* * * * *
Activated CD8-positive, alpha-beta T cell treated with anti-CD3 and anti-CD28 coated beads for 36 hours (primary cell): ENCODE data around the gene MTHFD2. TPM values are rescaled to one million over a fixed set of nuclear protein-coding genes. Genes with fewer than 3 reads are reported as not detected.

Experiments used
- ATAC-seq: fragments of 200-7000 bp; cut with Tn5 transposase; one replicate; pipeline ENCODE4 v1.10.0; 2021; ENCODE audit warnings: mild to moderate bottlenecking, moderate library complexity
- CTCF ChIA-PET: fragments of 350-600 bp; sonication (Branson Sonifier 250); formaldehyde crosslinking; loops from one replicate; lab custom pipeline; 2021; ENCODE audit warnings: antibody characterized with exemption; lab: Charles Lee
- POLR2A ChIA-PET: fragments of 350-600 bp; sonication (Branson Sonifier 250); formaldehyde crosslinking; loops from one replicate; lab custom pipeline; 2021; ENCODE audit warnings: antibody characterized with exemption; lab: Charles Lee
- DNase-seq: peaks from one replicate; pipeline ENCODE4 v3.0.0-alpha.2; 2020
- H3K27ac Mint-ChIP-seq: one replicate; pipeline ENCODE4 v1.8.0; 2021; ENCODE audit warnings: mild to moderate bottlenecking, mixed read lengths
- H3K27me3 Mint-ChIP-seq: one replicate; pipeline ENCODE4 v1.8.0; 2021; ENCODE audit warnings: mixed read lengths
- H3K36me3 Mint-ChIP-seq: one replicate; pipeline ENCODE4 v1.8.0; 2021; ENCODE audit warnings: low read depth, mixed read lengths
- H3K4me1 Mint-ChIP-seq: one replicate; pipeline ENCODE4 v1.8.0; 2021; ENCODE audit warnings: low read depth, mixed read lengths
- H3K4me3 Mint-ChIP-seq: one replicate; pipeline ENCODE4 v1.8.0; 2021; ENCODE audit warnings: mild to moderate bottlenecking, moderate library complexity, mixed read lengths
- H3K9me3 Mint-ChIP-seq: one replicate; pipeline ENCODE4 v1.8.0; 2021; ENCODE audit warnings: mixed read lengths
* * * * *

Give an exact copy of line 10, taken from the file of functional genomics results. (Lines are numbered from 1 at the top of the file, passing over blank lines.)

- H3K4me1 Mint-ChIP-seq: one replicate; pipeline ENCODE4 v1.8.0; 2021; ENCODE audit warnings: low read depth, mixed read lengths